Q

What’s the difference—and the link—between climate and weather?

A

Weather refers to the local conditions outside today, this week, or this month—while climate describes the typical weather over a period of 30 years or longer. Continued climate change makes extreme weather events—such as days of high heat, hurricanes, wildfires, or droughts—more likely.

Q

How would you respond to people that say climate change is a normal, gradual process and that extreme weather events are expected now and then?

A

Climate change isn’t about the future or danger to people in some far off place. The threat from climate change to our health is real, with material impacts on all of our communities right now. Although there are many aspects of climate change that can be contentious, no one wants to see their friends and loved ones suffer from death, disease, or distress.

We need to share with people how climate change threatens our health and well-being today and the enormous cost of continued political inaction. Climate change is already impacting nearly every aspect of how we live, work, and play. Taking action today can help us avoid even worse outcomes in the future.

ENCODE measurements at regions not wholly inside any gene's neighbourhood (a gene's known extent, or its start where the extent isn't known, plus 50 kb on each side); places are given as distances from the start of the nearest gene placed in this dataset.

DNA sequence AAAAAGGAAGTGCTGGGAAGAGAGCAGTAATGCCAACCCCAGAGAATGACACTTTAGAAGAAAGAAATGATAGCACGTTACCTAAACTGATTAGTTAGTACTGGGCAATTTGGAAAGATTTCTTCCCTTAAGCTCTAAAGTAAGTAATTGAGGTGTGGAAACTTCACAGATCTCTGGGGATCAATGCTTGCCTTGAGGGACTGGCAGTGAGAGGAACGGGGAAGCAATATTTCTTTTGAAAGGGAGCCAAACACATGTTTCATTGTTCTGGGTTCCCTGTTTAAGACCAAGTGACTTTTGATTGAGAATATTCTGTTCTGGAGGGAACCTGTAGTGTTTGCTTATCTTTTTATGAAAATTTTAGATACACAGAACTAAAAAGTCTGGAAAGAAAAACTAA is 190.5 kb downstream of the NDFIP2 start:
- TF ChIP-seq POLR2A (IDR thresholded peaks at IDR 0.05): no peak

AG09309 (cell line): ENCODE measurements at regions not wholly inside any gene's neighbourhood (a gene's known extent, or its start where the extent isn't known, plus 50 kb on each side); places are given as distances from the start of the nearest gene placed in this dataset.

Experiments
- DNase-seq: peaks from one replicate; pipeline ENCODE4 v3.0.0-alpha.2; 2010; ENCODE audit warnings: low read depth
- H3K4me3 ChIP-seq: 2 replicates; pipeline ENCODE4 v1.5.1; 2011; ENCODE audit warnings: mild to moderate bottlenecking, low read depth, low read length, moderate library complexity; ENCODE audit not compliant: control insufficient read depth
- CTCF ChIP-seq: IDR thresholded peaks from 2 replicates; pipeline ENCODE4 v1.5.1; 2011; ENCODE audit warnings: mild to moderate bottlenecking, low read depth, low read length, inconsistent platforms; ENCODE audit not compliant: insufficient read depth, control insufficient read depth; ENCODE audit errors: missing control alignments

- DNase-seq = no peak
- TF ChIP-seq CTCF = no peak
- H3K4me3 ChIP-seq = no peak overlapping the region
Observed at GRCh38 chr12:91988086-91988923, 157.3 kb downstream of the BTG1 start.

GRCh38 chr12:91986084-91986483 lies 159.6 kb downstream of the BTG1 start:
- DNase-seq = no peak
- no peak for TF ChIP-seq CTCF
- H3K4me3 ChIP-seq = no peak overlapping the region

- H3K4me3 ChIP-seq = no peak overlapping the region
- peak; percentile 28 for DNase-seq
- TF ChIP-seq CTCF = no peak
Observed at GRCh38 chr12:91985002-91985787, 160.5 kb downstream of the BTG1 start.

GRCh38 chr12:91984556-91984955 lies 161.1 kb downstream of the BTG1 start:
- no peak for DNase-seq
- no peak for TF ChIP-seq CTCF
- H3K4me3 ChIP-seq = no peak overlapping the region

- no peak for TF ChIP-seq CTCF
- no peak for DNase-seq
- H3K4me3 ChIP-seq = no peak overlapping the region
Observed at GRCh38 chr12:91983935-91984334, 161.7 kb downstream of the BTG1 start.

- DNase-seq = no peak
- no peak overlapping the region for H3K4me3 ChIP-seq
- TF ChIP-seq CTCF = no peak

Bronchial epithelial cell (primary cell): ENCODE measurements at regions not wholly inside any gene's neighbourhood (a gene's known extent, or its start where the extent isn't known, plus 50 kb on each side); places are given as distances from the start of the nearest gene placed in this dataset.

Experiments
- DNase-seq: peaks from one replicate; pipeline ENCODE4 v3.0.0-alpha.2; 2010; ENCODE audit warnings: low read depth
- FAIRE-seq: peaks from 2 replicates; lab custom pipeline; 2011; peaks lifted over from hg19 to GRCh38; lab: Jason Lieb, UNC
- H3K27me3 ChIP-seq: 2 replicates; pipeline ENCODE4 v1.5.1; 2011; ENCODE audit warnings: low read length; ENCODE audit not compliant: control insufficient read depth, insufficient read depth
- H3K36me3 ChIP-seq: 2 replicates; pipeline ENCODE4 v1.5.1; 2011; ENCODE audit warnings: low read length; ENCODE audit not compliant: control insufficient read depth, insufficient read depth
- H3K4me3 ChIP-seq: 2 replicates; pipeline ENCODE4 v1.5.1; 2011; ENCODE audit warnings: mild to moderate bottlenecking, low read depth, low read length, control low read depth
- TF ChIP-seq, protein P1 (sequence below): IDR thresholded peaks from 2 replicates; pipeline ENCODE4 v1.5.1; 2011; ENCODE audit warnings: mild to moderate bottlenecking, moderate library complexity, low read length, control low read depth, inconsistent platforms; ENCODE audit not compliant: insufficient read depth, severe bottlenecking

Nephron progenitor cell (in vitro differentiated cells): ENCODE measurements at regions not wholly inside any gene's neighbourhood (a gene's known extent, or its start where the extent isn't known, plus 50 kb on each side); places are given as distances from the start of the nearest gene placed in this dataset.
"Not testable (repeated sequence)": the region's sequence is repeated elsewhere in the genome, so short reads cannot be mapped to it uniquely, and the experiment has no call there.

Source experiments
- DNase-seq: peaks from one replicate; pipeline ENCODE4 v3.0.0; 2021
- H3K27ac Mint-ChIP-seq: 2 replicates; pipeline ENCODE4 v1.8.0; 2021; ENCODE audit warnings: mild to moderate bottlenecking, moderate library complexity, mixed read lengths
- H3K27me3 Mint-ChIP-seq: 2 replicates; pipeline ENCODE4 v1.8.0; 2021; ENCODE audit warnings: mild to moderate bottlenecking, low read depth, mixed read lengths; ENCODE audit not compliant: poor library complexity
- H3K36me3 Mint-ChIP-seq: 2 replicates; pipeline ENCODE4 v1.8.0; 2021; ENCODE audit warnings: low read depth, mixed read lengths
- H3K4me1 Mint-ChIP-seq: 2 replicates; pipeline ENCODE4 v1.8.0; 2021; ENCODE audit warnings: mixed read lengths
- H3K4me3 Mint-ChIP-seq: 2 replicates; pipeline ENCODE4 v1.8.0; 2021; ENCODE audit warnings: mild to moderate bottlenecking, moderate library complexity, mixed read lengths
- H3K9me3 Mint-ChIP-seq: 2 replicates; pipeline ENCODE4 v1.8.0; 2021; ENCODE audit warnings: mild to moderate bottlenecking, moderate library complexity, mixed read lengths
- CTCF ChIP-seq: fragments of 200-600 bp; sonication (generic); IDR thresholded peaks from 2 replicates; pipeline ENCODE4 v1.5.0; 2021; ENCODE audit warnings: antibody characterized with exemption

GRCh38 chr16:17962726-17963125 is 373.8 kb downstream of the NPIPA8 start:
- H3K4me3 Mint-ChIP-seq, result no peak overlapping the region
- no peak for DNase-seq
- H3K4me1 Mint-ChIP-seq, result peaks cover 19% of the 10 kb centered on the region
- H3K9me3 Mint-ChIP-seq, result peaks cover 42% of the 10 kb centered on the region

Q

From a policymaking perspective, what principles should guide heat action plans?

A

Every community is different in terms of the risks, vulnerabilities, and resources. That means that heat action plans need to be developed by local agencies in partnership with the local communities they serve, building on best practices and shared knowledge from other regions. There is no one-size-fits-all heat action plan.

About The Author

Boston University


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This article originally appeared on Futurity